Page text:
Plans for larger fleet prompt aggressive push for workers

Hugh Lessig
Contact Reporterhlessig@dailypress.com

Expanding the Navy fleet to 355 ships will require bipartisan support in Congress, about $102 billion each year for the foreseeable future and more people like Sharon Fraser of Newport News.

The jury is still out on Congress and the budget, but Fraser is doing her part.

The 24-year-old tried college and found it too expensive. Working as a shift manager at Taco Bell, she opted to enroll in a program at Tidewater Community College that trains welders. It worked.

"I actually wanted to challenge myself and learn something new that I've never learned before," she said. "It's fun. I like it."

The hundreds of small- to medium-sized businesses that support Navy ship construction could use more like her. In interviews with the Daily Press, company representatives from Hampton Roads to Texas talked about the challenge of finding welders, machinists, fitters and other workers in the skilled trades if business ramps up as expected.

As Fraser discovered, community colleges are helping to feed the pipeline.

The training program at TCC is a partnership with the Virginia Ship Repair Association that also includes Thomas Nelson Community College and Paul D. Camp Community College. It's a pre-hire program based on the needs of association members.

Classes started in January at a leased building in the Port Norfolk section of Portsmouth. Students attend the program for three weeks — sort of a welding boot camp — after which they can move into a job to continue their training.

So far, Newport News Shipbuilding has been the main beneficiary of the program, said Todd Estes, TCC's interim associate vice president for business and corporate solutions. He is bullish on the future of the effort, which is officially titled VSRA Pre-Hire Marine Skills Training Program.

"We build it like the workday," Estes said. "Attendance is emphasized — work ethic and the like. It is designed to mimic the training they would get in the yards. But through the pre-hire program, we can do a lot of that preparatory work upfront so it reduces the cost to the employer once they get hired."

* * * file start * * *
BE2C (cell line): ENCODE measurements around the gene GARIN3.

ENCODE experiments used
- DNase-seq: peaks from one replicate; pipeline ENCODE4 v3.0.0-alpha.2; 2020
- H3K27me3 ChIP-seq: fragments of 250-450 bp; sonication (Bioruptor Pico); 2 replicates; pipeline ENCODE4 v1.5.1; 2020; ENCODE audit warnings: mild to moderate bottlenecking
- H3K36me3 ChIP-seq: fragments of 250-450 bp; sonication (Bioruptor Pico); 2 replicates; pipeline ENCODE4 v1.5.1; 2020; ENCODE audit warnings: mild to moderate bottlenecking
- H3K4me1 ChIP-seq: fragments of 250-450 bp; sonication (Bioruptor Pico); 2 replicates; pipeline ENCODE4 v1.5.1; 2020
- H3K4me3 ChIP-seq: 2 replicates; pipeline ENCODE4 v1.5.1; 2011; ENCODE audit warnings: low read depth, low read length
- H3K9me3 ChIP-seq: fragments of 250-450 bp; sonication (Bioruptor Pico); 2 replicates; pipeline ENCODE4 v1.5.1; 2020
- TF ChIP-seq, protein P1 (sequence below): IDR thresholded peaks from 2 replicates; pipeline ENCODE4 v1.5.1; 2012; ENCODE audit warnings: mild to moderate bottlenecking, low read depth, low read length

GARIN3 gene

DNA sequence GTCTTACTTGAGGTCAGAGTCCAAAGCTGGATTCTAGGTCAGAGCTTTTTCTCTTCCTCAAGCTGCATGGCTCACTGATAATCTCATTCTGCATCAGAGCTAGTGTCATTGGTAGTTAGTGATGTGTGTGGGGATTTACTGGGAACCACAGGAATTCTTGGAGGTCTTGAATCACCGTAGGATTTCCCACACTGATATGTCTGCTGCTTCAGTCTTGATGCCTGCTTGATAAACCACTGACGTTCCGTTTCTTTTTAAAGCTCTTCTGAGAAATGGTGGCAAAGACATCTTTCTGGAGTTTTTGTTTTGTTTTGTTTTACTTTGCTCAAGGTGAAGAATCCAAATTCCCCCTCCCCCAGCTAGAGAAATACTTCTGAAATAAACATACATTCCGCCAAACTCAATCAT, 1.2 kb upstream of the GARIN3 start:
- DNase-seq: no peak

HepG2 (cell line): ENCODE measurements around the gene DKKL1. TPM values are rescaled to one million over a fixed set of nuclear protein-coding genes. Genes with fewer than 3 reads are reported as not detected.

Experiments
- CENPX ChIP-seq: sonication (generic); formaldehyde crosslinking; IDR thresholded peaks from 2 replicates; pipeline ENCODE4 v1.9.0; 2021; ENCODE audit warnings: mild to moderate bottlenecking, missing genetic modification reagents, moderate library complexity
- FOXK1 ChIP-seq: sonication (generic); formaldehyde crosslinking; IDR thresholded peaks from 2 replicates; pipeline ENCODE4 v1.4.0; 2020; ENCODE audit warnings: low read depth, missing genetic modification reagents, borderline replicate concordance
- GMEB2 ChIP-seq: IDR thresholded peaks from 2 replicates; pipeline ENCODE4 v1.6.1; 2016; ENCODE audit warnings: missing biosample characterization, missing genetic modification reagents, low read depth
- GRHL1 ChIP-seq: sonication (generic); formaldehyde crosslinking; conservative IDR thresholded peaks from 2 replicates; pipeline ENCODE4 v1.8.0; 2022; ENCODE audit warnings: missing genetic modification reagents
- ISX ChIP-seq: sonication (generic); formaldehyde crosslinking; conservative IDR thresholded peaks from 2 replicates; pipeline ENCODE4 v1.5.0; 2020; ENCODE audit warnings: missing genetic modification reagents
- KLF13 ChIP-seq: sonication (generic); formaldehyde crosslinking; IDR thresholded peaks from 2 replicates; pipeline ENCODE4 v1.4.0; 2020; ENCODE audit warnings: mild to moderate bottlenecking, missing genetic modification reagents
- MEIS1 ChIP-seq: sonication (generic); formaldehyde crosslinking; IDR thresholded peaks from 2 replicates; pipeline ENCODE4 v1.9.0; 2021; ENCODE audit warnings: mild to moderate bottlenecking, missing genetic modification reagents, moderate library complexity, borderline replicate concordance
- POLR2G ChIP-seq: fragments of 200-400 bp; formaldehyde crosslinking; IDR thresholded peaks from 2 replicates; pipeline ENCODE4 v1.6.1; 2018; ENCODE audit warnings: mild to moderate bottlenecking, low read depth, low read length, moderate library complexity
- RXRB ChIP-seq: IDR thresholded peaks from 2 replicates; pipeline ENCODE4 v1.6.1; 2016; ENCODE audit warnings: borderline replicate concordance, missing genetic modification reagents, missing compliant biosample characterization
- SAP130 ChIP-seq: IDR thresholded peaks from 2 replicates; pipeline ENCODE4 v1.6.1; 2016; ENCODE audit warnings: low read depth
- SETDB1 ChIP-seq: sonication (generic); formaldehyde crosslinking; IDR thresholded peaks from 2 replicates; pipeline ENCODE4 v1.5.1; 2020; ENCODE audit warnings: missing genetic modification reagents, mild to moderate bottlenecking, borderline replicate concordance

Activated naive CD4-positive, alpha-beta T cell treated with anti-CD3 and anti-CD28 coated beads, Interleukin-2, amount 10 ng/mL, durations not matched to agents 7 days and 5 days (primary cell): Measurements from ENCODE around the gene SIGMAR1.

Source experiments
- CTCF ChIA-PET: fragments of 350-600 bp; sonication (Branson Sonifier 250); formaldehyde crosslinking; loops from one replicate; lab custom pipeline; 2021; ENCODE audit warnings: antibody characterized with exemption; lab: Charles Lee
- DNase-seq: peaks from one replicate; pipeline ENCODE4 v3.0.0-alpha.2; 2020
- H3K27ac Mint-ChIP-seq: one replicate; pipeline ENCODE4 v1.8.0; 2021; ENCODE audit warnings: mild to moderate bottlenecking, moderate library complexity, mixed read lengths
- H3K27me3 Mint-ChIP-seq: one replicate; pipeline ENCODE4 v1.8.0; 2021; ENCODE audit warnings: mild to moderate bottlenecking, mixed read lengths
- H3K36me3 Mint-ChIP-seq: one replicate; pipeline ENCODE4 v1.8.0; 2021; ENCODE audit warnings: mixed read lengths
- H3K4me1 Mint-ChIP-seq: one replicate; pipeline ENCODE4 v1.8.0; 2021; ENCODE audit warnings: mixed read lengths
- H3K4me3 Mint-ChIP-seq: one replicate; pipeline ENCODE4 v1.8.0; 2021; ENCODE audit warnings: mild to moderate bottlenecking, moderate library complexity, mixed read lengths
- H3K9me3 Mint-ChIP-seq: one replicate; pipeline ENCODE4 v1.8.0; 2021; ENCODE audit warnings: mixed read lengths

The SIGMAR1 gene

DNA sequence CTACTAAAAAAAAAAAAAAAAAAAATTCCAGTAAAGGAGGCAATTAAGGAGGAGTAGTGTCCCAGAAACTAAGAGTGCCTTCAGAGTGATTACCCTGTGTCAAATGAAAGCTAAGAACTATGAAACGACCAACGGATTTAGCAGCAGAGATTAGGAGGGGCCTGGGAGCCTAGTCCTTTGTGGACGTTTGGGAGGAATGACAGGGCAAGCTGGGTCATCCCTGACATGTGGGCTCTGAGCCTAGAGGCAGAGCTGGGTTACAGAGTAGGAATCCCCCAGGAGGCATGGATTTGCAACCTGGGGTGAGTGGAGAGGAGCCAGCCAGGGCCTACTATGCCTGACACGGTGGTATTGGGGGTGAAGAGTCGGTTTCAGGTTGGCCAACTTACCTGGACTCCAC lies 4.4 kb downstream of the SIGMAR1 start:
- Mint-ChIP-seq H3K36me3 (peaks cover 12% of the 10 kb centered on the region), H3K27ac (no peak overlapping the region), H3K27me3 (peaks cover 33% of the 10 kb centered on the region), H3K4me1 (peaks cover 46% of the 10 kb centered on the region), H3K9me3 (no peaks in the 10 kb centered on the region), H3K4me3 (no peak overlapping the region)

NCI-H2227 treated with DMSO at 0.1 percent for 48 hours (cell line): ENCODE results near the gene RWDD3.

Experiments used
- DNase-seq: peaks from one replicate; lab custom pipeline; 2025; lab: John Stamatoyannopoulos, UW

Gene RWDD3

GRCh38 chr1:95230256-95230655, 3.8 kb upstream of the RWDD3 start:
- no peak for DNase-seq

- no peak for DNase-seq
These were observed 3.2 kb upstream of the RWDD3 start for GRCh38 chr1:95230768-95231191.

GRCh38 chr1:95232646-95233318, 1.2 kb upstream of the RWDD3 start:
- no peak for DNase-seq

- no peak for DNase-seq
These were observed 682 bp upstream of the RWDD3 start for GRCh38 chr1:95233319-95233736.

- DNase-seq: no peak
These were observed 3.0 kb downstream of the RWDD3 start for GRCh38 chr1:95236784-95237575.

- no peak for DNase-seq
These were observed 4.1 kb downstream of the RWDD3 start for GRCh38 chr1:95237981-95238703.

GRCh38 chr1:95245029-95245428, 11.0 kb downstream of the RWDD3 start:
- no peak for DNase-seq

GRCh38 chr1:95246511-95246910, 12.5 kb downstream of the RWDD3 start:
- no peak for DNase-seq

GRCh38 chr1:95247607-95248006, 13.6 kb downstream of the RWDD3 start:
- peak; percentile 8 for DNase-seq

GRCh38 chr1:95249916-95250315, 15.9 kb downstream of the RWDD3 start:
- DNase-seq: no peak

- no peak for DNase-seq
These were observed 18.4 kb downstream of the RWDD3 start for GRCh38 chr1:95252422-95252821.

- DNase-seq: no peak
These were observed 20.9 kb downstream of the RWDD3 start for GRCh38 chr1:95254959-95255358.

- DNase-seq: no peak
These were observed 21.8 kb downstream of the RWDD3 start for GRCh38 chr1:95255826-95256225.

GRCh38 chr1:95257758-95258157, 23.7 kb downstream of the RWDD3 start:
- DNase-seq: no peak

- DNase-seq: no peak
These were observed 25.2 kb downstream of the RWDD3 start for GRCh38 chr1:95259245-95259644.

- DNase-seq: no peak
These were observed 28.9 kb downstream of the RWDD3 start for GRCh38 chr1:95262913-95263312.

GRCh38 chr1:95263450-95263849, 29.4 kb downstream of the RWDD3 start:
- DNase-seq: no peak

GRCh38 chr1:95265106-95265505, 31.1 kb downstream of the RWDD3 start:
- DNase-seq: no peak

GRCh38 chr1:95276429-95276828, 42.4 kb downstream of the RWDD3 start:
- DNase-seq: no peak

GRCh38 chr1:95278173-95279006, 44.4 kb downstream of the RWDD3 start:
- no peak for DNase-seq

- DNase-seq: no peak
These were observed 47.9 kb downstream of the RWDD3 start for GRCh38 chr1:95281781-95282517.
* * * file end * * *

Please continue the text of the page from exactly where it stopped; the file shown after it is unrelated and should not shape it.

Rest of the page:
It costs students $250, which is reimbursed after they graduate and are hired by a member of the ship repair association.

Vernon Sargent, a welding instructor, said very few people have dropped out. Being mechanically inclined is not a requirement for admission, as Fraser can attest.

"It depends on the person's attitude," said Sargent, who has been welding since 1974. "If they really want it, they can learn."

Demand is expected to be steady through the year, and the program hopes to expand beyond welding. Estes wants other companies to know about it.

"When you get all the people in the same room and say, 'OK, this is what I need; we can develop programs that do that,'" he said. "This is an example of that. Employers sometimes don't realize what options they have available to them."

Educating the workforce

Community colleges aren't the only breeding ground. Small businesses can see a payoff by reaching into high schools.

Global/SFC Valve of Somerset, Pa., gives twice-a-year presentations to area high schools in hopes of interesting the next generation of workers in manufacturing. The company has several high school students doing internship work, including 18-year-old Spencer Owens.

The son of a coal miner, Owens is setting up computer tablets with instructional material. The tablets are then distributed to workers.

"We are working on getting tablets out on the assembly floor so they don't have to use books," he said. "They have all their instructions right in front of them."

Reaction has been mixed among the company's 53 workers who make valves for Navy ships, plus components related to weapons elevators and equipment used in at-sea replenishment operations.

"Some people are trying to get used to (the tablets)," Owens said. "Sometimes people don't like change and they have to get used to things."

Company President Bob Kirst likes what he sees. An assembly floor stocked with computer tablets will appeal to the younger workers he wants to recruit. He's reached out to local high school teachers and parents. A more recent initiative brought eighth-grade students to the company.

He wants manufacturing to be "cool."